What is an appeal
What can, and cannot, be considered under the Student Appeal Regulations.
An appeal is a request for a decision to be reviewed in relation to:
- degree classification
- degree award
- decisions of Student Discipline Officers or the Student Discipline Committee
- decisions of Fitness to Practise Panels
- exclusion decisions
Grounds for appeal
In order to submit an appeal, students must ensure that their case meets one or more of the specific grounds under which an appeal may be submitted. There are two grounds available for all students:
A: substantial information directly relevant to the quality of performance in the examination which for good reason was not available to the examiners when their decision was taken;
B: alleged irregular procedure or improper conduct of an examination. For this purpose “conduct of an examination” includes conduct of a meeting of the Board of Examiners;
There is one additional ground for appeal. This is only available for Postgraduate Research students for academic appeals:
C: evidence of prejudice or lack of due diligence in the examination on the part of any examiners.
It is important to note that, in order for your appeal to be upheld, you must satisfy one or more of the above noted grounds.
Appeals which will not be accepted
Appeals will not be accepted where they consist of:
- A challenge to academic judgement: a judgement made about a matter where only the opinion of an academic expert will suffice. For example, where a student feels their coursework was deserving of a higher mark, or that a different decision should have been made in relation to a Special Circumstances request.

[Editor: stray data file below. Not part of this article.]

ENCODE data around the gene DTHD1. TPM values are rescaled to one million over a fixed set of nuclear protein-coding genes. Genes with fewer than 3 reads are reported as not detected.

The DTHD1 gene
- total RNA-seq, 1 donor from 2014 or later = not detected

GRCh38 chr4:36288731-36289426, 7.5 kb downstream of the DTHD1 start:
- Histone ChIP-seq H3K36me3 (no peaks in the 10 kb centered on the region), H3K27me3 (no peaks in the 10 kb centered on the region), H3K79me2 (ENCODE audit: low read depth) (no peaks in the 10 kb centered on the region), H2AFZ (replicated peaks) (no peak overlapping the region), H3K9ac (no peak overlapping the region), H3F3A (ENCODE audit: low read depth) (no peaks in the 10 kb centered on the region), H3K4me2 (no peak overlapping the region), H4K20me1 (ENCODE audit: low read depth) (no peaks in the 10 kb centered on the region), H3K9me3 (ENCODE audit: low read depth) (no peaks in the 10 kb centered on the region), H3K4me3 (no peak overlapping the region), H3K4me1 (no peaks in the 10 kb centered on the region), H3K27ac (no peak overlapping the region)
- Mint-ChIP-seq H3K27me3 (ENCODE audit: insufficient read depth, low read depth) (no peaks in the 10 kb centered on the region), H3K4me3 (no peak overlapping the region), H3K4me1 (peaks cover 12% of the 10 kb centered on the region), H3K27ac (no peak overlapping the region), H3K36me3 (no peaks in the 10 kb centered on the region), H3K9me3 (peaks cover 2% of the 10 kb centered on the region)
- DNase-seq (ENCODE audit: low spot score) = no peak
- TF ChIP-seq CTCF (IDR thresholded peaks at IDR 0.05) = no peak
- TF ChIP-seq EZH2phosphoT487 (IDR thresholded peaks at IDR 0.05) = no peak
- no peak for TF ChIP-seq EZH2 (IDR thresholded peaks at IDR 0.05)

- The retrospective notification of Special Circumstances affecting performance. Ignorance of the requirements for the submission of special circumstances, or failure to submit Special Circumstances, does not constitute grounds for appeal.
An appeal is a request for the re-consideration of a decision by the body that made the original decision. Only the relevant Board of Examiners, Special Circumstances Committee, Progression Board or other decision making body can make decisions on your case. If your appeal is upheld by a sub-committee, it is referred back to the original body that made the decision for their re-consideration, in light of the information contained within your appeal.
As a result, this means that an appeal will not usually:
- Change marks
- Allow you to pass
- Re-mark your work
- Award you a re-sit
- Reverse a decision or penalty
Only following a full hearing of the Appeal Committee might the Appeal Committee exercise its discretion in varying a decision, if they find that there is appropriate evidence to do so.
Full details of possible outcomes from a sub-committee of the Appeal Committee and a full hearing of the Appeal Committee are explained within the Student Appeal Regulations.
Appeal statistics 2013/14 - 2017/18